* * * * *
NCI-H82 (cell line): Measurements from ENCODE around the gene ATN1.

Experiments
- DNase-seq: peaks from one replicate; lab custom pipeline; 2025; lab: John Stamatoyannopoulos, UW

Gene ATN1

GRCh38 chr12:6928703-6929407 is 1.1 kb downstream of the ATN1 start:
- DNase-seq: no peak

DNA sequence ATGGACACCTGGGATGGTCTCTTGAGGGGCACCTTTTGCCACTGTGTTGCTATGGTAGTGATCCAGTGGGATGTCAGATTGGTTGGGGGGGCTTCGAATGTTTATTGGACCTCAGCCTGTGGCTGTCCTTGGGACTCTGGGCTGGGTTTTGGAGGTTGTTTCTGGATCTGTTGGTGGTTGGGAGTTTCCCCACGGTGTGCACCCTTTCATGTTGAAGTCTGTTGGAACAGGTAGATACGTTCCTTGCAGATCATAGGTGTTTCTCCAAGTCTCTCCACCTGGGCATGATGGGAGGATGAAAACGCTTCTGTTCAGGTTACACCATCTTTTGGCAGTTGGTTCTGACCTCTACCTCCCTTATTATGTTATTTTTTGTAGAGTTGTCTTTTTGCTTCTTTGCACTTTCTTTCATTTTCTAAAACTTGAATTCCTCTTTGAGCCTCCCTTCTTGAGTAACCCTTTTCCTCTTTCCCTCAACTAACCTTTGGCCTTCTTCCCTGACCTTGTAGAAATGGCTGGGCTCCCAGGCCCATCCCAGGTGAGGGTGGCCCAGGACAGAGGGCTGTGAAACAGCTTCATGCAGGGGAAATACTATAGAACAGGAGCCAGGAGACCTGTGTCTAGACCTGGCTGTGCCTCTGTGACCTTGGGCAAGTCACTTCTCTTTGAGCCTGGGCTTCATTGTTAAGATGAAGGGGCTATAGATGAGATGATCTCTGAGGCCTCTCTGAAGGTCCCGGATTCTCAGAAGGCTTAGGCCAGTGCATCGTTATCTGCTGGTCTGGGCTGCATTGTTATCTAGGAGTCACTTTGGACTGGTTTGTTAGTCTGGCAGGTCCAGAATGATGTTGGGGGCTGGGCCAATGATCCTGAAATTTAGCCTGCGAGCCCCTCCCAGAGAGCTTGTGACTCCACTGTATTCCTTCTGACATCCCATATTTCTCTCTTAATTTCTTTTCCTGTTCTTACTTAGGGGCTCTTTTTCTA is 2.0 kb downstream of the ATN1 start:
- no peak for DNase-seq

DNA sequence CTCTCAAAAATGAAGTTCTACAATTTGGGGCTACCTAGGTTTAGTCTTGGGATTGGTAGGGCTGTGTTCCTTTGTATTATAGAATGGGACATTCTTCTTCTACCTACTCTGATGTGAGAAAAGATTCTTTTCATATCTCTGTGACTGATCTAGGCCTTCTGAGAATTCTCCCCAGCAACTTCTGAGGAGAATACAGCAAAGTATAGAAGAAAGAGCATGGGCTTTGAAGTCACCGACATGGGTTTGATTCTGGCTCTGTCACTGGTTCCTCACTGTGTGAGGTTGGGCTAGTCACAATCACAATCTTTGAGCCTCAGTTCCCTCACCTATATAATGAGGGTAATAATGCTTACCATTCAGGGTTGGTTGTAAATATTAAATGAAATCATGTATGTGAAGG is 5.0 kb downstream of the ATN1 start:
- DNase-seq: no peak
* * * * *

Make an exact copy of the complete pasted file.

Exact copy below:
NCI-H82 (cell line): Measurements from ENCODE around the gene ATN1.

Experiments
- DNase-seq: peaks from one replicate; lab custom pipeline; 2025; lab: John Stamatoyannopoulos, UW

Gene ATN1

GRCh38 chr12:6928703-6929407 is 1.1 kb downstream of the ATN1 start:
- DNase-seq: no peak

DNA sequence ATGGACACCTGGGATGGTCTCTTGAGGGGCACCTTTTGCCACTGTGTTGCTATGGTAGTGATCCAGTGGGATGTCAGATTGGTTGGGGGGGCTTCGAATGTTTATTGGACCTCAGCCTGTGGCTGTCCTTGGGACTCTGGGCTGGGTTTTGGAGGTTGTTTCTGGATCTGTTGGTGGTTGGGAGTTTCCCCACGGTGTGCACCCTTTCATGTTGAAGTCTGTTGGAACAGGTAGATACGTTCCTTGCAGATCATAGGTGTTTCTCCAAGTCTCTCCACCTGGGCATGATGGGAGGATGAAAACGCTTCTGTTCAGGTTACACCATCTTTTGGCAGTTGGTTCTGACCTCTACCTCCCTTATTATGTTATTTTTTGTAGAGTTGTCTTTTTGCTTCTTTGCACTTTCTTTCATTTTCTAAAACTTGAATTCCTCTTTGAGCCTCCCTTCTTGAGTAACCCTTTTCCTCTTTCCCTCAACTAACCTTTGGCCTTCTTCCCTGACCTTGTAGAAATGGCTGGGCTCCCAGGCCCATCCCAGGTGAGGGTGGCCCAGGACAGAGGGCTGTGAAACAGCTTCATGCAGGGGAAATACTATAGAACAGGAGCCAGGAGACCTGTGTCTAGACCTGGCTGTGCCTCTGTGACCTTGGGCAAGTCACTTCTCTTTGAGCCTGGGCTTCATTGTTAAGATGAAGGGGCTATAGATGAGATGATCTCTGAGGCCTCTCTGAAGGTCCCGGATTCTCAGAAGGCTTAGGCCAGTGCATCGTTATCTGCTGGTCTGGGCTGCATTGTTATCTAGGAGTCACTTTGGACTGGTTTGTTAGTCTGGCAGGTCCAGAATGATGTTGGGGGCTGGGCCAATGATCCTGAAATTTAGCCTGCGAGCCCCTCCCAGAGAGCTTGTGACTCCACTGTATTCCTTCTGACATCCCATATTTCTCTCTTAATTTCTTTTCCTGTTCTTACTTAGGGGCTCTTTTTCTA is 2.0 kb downstream of the ATN1 start:
- no peak for DNase-seq

DNA sequence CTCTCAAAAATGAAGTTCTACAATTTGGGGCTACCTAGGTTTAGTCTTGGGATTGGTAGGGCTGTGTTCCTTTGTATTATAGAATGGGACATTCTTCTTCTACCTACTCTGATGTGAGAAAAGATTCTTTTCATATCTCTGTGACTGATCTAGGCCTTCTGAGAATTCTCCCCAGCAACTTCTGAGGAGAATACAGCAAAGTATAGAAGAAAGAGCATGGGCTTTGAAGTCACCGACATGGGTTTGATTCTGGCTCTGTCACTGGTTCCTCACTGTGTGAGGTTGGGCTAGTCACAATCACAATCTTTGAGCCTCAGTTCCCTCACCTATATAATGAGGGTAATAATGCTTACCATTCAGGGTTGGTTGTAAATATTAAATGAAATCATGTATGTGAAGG is 5.0 kb downstream of the ATN1 start:
- DNase-seq: no peak